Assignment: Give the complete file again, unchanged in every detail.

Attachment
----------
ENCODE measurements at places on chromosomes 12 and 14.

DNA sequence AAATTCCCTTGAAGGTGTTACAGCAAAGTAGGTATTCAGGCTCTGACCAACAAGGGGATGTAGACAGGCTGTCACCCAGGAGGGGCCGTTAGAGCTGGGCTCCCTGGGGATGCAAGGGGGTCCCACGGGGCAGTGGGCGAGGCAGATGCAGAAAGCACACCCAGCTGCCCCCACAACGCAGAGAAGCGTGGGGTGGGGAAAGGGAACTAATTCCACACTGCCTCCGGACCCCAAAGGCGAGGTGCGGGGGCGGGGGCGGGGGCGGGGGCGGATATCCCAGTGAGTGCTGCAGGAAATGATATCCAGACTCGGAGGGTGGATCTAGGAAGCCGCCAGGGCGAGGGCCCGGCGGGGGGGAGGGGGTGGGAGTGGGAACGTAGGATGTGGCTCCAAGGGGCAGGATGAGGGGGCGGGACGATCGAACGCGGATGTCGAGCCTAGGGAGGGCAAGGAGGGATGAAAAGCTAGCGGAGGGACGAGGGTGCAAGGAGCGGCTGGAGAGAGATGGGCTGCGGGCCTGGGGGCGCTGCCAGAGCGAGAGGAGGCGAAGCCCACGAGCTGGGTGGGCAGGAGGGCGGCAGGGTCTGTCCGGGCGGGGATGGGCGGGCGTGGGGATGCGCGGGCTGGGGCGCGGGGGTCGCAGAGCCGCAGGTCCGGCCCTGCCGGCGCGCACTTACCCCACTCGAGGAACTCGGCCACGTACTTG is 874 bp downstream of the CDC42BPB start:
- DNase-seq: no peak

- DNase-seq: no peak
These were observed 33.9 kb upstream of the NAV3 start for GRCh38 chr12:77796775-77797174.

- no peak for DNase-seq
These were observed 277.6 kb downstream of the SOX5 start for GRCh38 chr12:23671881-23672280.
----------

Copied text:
ENCODE measurements at places on chromosomes 12 and 14.

DNA sequence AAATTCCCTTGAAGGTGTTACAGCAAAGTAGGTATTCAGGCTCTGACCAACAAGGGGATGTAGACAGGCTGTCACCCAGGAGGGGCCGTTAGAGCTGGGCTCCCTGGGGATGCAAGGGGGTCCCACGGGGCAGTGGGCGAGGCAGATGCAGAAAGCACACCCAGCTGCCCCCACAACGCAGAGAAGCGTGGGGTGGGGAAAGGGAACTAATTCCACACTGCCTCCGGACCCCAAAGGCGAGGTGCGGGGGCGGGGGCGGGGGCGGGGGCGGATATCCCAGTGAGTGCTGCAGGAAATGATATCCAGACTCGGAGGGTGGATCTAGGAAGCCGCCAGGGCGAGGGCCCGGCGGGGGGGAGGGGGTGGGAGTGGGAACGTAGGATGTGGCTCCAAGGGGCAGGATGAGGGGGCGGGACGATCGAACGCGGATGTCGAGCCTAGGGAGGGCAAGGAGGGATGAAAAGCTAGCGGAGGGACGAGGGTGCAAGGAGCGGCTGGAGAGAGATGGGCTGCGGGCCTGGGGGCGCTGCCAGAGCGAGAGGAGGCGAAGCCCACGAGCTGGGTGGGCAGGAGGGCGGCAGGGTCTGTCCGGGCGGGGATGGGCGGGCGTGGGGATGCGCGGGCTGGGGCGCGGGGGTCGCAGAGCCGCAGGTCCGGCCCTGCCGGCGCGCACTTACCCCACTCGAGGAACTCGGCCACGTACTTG is 874 bp downstream of the CDC42BPB start:
- DNase-seq: no peak

- DNase-seq: no peak
These were observed 33.9 kb upstream of the NAV3 start for GRCh38 chr12:77796775-77797174.

- no peak for DNase-seq
These were observed 277.6 kb downstream of the SOX5 start for GRCh38 chr12:23671881-23672280.